Let's talk about planning. Even better, let's be clear what we mean by the word, then let's talk about it.
Way back when, media agencies decided it was essential to rise above the perception (amongst their clients) that their true value lay in buying media, cheaply. What they needed was for clients to value them differently and appreciate the range of services they could provide.
One step was to rebrand media planning as "communications planning." This was a smart move, in that buying media cheaply was something that couldn't hope to command a premium fee if it was all that the client thought you did. Everyone was doing it, everyone could claim they were doing it better than the next guy, and everyone was undercutting everyone else.
Plus, the era of greater transparency was dawning and eventually machines were likely to be able to do large chunks of the job. Focusing on buying was not a long-term plan.
Comms planning, on the other hand, was all about integration, sitting at the center of a wheel with spokes reaching into all kinds of areas (and budgets) including PR, sponsorship, product placement, events and experiential as well as advertising.
This was the promised land of consultancy, sitting at the client's right hand. Respect and fees were high. Some agencies sought to draw parallels with management consultancies (whilst not hiring at consultancy salaries).
There was, though, one major problem. No-one in agencies had a clue how to deliver it, nor were the tools there to assist.
Agencies fully understood the benefits of integration. They were great at ensuring that the advertising tied in with other marketing activity. And brilliant at stunts.
What we were (and I suspect still are) less good at is planning these things, once we accept that "planning" is about more than working around the timing of pre-committed activities.
Planning campaigns that involve more than advertising, splitting budgets between ads, events, PR and the rest to arrive at an optimal plan has always involved a mix of the diplomatic and the technical, where the technical bit is lacking.
Intra-media planning is firmer ground, which is why building a framework to measure all video, or systems to mix print and online versions of print, are all the rage. It's also vital.
Take video as an example. As this week's Enders report (summarized here by Nick Manning) suggests, whilst TV viewing is doing well, TV advertising is not. Enders suggests a possible decline by 2027 of between £364 million and £1.35 billion.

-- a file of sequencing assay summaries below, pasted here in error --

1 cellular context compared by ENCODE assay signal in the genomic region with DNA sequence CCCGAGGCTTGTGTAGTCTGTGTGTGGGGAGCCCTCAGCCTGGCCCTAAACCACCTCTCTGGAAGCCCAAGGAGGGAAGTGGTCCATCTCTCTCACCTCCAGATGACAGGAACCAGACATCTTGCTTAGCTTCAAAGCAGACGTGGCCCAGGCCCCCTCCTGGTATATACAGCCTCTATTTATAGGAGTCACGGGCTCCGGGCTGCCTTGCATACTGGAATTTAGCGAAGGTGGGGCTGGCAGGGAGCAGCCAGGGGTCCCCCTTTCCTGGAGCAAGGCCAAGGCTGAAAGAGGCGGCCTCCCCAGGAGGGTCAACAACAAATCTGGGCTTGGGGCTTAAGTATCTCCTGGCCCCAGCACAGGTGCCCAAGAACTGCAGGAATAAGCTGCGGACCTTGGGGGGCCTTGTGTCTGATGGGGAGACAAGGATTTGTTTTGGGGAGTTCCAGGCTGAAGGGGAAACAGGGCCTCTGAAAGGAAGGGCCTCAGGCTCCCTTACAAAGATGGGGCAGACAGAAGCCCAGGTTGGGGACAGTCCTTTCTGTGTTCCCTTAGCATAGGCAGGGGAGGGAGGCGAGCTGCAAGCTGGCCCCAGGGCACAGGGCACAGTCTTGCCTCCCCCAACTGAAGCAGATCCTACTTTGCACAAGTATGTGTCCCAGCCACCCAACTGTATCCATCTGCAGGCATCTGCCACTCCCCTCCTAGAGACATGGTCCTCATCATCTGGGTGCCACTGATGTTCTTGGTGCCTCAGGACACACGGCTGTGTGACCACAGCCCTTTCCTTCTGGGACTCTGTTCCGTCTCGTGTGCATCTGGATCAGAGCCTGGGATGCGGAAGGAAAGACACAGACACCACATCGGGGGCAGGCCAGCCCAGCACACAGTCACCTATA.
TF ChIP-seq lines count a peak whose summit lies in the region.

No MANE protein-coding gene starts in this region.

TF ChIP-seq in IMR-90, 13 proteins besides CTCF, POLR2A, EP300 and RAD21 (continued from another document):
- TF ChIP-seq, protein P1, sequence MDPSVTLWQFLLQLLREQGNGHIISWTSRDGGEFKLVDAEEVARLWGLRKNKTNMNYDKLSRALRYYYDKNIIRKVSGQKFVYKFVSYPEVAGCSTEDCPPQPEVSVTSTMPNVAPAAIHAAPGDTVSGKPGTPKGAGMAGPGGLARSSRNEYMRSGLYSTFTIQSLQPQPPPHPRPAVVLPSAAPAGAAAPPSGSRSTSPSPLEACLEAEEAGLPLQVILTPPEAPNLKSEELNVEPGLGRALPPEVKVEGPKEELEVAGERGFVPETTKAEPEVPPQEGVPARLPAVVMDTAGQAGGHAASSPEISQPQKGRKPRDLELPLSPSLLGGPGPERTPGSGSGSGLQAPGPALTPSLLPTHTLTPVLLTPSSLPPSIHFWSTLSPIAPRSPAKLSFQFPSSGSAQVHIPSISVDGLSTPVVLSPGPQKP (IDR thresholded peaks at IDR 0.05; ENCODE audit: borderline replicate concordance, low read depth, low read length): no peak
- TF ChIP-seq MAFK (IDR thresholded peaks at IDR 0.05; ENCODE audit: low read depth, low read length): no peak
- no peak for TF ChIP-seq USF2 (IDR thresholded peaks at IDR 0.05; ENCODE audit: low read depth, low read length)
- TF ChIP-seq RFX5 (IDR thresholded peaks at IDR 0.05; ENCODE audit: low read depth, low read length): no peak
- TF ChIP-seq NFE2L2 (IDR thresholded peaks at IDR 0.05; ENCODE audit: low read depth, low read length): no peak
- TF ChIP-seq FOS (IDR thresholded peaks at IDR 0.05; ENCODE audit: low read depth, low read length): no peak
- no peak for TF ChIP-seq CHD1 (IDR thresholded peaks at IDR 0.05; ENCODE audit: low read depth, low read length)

Enders make the point that TV advertising is still rooted in trading concepts like share deals, station average price, and contract rights renewal.
Share deals and SAP date back at least to the 1970's; CRR to 2003.
If TV advertising is going to flourish it needs to remind those in advertising and their agencies of the effectiveness of the medium. Audience size and cost was once a proxy for effectiveness.
Today we are starting to develop the tools that support the hypothesis that effectiveness has as much to do with how people receive the message, where, when and on what screen. Plus, we increasingly link activity to business outcomes.
To maximize effectiveness these days involves smart planning, supported by great buying.
In broadcast, Thinkbox is world class. Their masters should listen to them more and to the big buyers with their share deals and their prices v SAP less.
Meantime, the labyrinthine task of sorting out cross-video measurement should be seen (and promoted) as a crucial first step towards integrated communication planning.
This is where research businesses like MESH Experience come in. MESH tracks exposure to all brand communications, and the impact each has on brand perceptions. Not just advertising; all brand communications across all touchpoints.
MESH is a co-founder of Crater Lake and Company combining the data they collect with the predictive modelling capabilities of fellow co-founder custometrics. The outcomes are narratives that guide those charged with creating integrated plans.
Integrated, not "just" advertising, and based around outcomes, not outputs; business results not impressions, likes or followers.
Plans based on neutrality, not agency in-fighting.
Click the social buttons to share this story with colleagues and friends.
The opinions expressed here are the author's views and do not necessarily represent the views of MediaVillage.com/MyersBizNet.